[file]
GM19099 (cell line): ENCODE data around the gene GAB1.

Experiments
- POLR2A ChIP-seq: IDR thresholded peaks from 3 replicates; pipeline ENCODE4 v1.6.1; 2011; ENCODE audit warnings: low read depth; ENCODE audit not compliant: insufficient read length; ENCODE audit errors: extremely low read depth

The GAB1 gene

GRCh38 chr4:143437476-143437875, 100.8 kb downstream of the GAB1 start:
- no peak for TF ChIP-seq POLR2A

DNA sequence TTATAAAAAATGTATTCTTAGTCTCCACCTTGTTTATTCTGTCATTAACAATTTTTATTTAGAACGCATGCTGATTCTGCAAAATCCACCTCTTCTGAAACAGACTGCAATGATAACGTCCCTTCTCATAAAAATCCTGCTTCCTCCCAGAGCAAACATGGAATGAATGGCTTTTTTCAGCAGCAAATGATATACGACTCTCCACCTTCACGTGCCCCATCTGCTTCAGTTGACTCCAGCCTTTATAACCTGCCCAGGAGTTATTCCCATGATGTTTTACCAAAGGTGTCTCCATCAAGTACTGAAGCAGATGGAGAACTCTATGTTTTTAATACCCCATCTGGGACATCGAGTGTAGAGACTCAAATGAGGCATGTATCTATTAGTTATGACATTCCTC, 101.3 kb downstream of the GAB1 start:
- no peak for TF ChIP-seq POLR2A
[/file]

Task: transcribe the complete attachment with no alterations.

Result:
GM19099 (cell line): ENCODE data around the gene GAB1.

Experiments
- POLR2A ChIP-seq: IDR thresholded peaks from 3 replicates; pipeline ENCODE4 v1.6.1; 2011; ENCODE audit warnings: low read depth; ENCODE audit not compliant: insufficient read length; ENCODE audit errors: extremely low read depth

The GAB1 gene

GRCh38 chr4:143437476-143437875, 100.8 kb downstream of the GAB1 start:
- no peak for TF ChIP-seq POLR2A

DNA sequence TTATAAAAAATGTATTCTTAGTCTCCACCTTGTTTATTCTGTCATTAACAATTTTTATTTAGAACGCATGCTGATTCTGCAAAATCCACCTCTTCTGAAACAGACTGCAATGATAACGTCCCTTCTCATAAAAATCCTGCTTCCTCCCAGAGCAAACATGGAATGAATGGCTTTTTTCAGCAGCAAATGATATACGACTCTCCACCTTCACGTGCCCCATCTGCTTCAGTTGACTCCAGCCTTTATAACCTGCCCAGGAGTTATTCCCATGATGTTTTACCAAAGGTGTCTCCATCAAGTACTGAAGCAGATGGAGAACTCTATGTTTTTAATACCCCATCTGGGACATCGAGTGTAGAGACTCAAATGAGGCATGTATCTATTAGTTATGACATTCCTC, 101.3 kb downstream of the GAB1 start:
- no peak for TF ChIP-seq POLR2A